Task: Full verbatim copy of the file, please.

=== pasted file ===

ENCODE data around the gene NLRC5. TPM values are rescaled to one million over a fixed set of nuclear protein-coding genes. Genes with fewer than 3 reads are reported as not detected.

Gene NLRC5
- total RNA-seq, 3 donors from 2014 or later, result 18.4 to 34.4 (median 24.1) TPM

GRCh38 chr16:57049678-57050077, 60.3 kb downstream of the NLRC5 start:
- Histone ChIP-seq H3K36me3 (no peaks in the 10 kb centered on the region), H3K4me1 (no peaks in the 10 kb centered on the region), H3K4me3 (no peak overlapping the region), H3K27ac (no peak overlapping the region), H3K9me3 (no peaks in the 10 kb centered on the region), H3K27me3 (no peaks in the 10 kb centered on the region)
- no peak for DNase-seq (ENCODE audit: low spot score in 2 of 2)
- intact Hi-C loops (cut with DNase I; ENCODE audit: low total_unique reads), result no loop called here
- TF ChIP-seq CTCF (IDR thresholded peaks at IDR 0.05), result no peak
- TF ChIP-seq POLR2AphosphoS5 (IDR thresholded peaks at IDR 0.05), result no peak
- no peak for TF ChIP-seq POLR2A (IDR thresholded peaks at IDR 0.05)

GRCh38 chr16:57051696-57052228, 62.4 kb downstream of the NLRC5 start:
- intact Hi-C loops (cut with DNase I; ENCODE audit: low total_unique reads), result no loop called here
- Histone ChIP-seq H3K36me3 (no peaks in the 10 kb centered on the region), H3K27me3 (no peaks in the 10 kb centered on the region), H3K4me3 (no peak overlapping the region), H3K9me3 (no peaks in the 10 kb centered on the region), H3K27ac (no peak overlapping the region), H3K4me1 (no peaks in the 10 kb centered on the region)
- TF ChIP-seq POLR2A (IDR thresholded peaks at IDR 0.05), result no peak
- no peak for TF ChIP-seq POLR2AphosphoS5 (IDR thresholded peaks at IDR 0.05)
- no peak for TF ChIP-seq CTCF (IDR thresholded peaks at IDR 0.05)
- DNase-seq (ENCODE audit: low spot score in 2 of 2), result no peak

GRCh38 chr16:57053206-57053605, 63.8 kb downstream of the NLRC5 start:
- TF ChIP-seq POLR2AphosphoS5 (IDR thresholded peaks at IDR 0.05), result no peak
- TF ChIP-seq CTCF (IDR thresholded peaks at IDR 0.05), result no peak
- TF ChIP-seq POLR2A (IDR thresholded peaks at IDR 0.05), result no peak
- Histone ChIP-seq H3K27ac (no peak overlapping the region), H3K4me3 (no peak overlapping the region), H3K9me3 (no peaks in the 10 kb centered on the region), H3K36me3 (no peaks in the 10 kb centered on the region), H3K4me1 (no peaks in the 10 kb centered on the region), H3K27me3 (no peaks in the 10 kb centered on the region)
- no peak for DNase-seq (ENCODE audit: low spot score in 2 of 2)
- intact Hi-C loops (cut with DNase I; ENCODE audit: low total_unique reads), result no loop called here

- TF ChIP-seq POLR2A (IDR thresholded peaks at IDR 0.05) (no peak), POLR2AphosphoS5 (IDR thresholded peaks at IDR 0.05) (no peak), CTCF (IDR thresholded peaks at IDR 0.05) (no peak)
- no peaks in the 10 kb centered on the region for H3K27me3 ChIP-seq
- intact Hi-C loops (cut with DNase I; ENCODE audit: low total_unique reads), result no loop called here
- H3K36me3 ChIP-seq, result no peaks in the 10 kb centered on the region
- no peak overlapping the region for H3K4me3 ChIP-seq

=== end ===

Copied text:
ENCODE data around the gene NLRC5. TPM values are rescaled to one million over a fixed set of nuclear protein-coding genes. Genes with fewer than 3 reads are reported as not detected.

Gene NLRC5
- total RNA-seq, 3 donors from 2014 or later, result 18.4 to 34.4 (median 24.1) TPM

GRCh38 chr16:57049678-57050077, 60.3 kb downstream of the NLRC5 start:
- Histone ChIP-seq H3K36me3 (no peaks in the 10 kb centered on the region), H3K4me1 (no peaks in the 10 kb centered on the region), H3K4me3 (no peak overlapping the region), H3K27ac (no peak overlapping the region), H3K9me3 (no peaks in the 10 kb centered on the region), H3K27me3 (no peaks in the 10 kb centered on the region)
- no peak for DNase-seq (ENCODE audit: low spot score in 2 of 2)
- intact Hi-C loops (cut with DNase I; ENCODE audit: low total_unique reads), result no loop called here
- TF ChIP-seq CTCF (IDR thresholded peaks at IDR 0.05), result no peak
- TF ChIP-seq POLR2AphosphoS5 (IDR thresholded peaks at IDR 0.05), result no peak
- no peak for TF ChIP-seq POLR2A (IDR thresholded peaks at IDR 0.05)

GRCh38 chr16:57051696-57052228, 62.4 kb downstream of the NLRC5 start:
- intact Hi-C loops (cut with DNase I; ENCODE audit: low total_unique reads), result no loop called here
- Histone ChIP-seq H3K36me3 (no peaks in the 10 kb centered on the region), H3K27me3 (no peaks in the 10 kb centered on the region), H3K4me3 (no peak overlapping the region), H3K9me3 (no peaks in the 10 kb centered on the region), H3K27ac (no peak overlapping the region), H3K4me1 (no peaks in the 10 kb centered on the region)
- TF ChIP-seq POLR2A (IDR thresholded peaks at IDR 0.05), result no peak
- no peak for TF ChIP-seq POLR2AphosphoS5 (IDR thresholded peaks at IDR 0.05)
- no peak for TF ChIP-seq CTCF (IDR thresholded peaks at IDR 0.05)
- DNase-seq (ENCODE audit: low spot score in 2 of 2), result no peak

GRCh38 chr16:57053206-57053605, 63.8 kb downstream of the NLRC5 start:
- TF ChIP-seq POLR2AphosphoS5 (IDR thresholded peaks at IDR 0.05), result no peak
- TF ChIP-seq CTCF (IDR thresholded peaks at IDR 0.05), result no peak
- TF ChIP-seq POLR2A (IDR thresholded peaks at IDR 0.05), result no peak
- Histone ChIP-seq H3K27ac (no peak overlapping the region), H3K4me3 (no peak overlapping the region), H3K9me3 (no peaks in the 10 kb centered on the region), H3K36me3 (no peaks in the 10 kb centered on the region), H3K4me1 (no peaks in the 10 kb centered on the region), H3K27me3 (no peaks in the 10 kb centered on the region)
- no peak for DNase-seq (ENCODE audit: low spot score in 2 of 2)
- intact Hi-C loops (cut with DNase I; ENCODE audit: low total_unique reads), result no loop called here

- TF ChIP-seq POLR2A (IDR thresholded peaks at IDR 0.05) (no peak), POLR2AphosphoS5 (IDR thresholded peaks at IDR 0.05) (no peak), CTCF (IDR thresholded peaks at IDR 0.05) (no peak)
- no peaks in the 10 kb centered on the region for H3K27me3 ChIP-seq
- intact Hi-C loops (cut with DNase I; ENCODE audit: low total_unique reads), result no loop called here
- H3K36me3 ChIP-seq, result no peaks in the 10 kb centered on the region
- no peak overlapping the region for H3K4me3 ChIP-seq